Fluid: Anything that flows; both gases and liquids are considered fluids

Folding: A process that happens on the surface of the earth when rock is pushed together

Food Chain: A representation of an ecosystem that shows just the path of energy with one producer, one primary consumer and one secondary consumer

Food web: A diagram that shows the relationships between different organisms in an ecosystem

Force: Something that produces a change in an object

Formation: The geological features of the earth

Formulate: Express a thought or idea based on the review of information

Fossil: The remains (or an impression) of a plant or animal that existed in a past geological age and that has been removed from the soil

Fossil fuel: An energy source (fuel) made from ancient plant or animal remains (fossils)

Fossil record: A piece of evidence for evolution that shows the development of organisms over time across the entire world

Fossilization: Process where bones or other animal remains (or imprints) get turned into fossils

Frequency: The amount of times something happens per second

Friction: The resistance when one object contacts another

Fuel: A source of energy

Full Disclosure: Concept in experiments where people are told afterwards the experiment that they just participated in

Function: What something is used for

Fungi: The kingdom of living things that are eukaryotic and make their own energy; mushrooms, yeast, molds

Fusion: The combination of two or more atomic nuclei that releases energy

Gametes: The cells that are responsible for sexual reproduction; sperm, eggs

Gamma ray: A form of electromagnetic radiation that has a very short wavelength and high frequency

Gas: Gas is a state of matter. Gas molecules do not hold together at all, so gas spreads out in all directions, including straight up. Gas changes both its shape and its volume very easily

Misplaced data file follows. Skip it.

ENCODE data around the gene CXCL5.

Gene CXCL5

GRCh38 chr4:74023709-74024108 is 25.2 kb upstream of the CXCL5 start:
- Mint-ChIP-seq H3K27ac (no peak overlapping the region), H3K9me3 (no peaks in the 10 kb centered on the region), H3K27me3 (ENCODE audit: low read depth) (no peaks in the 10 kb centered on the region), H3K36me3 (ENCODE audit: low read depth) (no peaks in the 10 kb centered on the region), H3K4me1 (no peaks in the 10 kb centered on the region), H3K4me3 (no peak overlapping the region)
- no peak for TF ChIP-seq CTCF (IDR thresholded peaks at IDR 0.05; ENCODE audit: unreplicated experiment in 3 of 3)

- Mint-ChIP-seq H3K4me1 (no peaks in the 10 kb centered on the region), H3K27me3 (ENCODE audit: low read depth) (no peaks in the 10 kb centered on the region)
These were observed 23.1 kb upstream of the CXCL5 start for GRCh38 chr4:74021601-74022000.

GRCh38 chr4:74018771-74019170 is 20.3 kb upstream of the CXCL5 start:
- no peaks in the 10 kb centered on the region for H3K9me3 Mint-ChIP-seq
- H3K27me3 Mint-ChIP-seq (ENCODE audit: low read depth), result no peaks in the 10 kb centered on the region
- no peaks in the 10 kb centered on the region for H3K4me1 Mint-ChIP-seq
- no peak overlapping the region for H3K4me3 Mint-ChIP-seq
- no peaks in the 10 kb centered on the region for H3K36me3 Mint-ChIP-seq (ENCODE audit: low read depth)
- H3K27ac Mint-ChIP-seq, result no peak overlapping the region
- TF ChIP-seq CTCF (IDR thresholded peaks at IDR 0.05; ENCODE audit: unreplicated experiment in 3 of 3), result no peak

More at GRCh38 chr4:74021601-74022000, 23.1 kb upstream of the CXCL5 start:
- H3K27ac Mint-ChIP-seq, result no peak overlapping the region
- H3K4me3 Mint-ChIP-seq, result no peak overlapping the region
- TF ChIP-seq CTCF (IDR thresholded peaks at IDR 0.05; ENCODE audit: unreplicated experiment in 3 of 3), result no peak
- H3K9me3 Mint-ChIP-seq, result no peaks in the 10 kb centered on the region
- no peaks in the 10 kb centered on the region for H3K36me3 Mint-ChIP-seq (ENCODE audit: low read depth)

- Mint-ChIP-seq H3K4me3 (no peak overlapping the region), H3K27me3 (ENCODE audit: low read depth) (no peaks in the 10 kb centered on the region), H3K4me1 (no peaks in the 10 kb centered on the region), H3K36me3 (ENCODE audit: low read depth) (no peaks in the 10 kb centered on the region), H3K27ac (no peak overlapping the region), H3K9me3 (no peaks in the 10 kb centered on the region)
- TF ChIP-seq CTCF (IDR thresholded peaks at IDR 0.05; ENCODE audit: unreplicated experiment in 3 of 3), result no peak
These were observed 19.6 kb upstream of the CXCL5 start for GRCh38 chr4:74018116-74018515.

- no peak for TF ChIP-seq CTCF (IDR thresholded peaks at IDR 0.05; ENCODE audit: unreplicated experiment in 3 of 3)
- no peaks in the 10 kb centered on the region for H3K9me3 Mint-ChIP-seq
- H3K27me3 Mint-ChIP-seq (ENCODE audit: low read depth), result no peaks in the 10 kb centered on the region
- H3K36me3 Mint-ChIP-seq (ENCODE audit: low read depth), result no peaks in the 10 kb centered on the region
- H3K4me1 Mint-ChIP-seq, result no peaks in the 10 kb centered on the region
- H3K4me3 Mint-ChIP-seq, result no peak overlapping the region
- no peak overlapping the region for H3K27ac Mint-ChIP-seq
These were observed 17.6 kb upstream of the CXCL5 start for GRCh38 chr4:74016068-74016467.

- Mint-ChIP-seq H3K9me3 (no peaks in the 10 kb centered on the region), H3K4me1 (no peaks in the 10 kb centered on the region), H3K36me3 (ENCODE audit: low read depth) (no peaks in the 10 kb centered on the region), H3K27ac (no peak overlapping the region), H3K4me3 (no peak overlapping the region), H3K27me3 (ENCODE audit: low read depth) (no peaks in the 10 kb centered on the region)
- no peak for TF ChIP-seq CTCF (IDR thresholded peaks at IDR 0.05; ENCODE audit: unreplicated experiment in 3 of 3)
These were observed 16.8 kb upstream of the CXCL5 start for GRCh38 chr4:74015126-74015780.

Gene: The basic unit of heredity, composed of DNA and found on chromosomes

Gene frequency: The amount of times a particular gene is found in a population

Genetic composition: The collection of all of the genes of a particular organism

Genetic Diversity: The amount of differences in characteristics within a population

Genetic drift: The frequency of a particular gene in a population changes in a certain direction

Genetic Fitness: A description of how well an organism's genes help it survive in its particular environment

Genetic research: Research that investigates what information is in organisms' DNA

Genetic Transcription: The process of turning DNA into mRNA

Genetic Translation: The process of turning mRNA into tRNA and amino acids

Genetic variation: Changes between organisms that is based on their DNA

Genetically modified food: Food that has been changed so that its DNA benefits humans

Genotype: The letters that represent the two alleles that make up a gene

Genus: A classification of living things that is more specific than the species

Geographic separation: Way that natural selection works when a physical barrier separates species for so long that they no longer can reproduce with each other

Geologic footprint: The record of what has happened on Earth that is buried in rocks

Geologic time scale: A chart that shows the eras and periods of major events on Earth

Geological: Referring to geology, the study of the Earth

Geology: The study of the Earth

Germ: A small organism that causes disease

Germ theory: The theory that says that diseases come from small organisms (germs)

Global warming: The idea that Earth's temperature is rising and causing mainly negative effects

Goggles: A safety device used whenever the eyes could be injured by a chemical or physical experiment

Golgi apparatus: Organelle that packages proteins and fats so that they can leave the cell

Grams: Measure of mass

Grassland: One of Earth's biomes that has small plants (mostly grasses), warm temperatures and variable precipitation

Gravity: The theory that all objects are drawn to each other depending on their distance from each other and their masses

Greenhouse Effect: A greenhouse traps solar energy as heat; the Earth radiates heat back into the atmosphere which is trapped by carbon dioxide and other greenhouse gases

Greenhouse gas: Any gas that causes heat to stay inside the atmosphere

Growth: The increase of size of an individual; can also be the presence of something

Habitat: The environment that a species depends upon for its survival

Haploid: Cell that contains one copy of each chromosome

Hardness: A scale that tells how hard a particular rock is; harder rock scratches softer rock

Heat: The energy associated with the random motions of the molecules, atoms, or smaller structural units of which matter is composed

Heliocentric Theory: Theory that stated that the sun is the center of the universe and that Earth revolves around the sun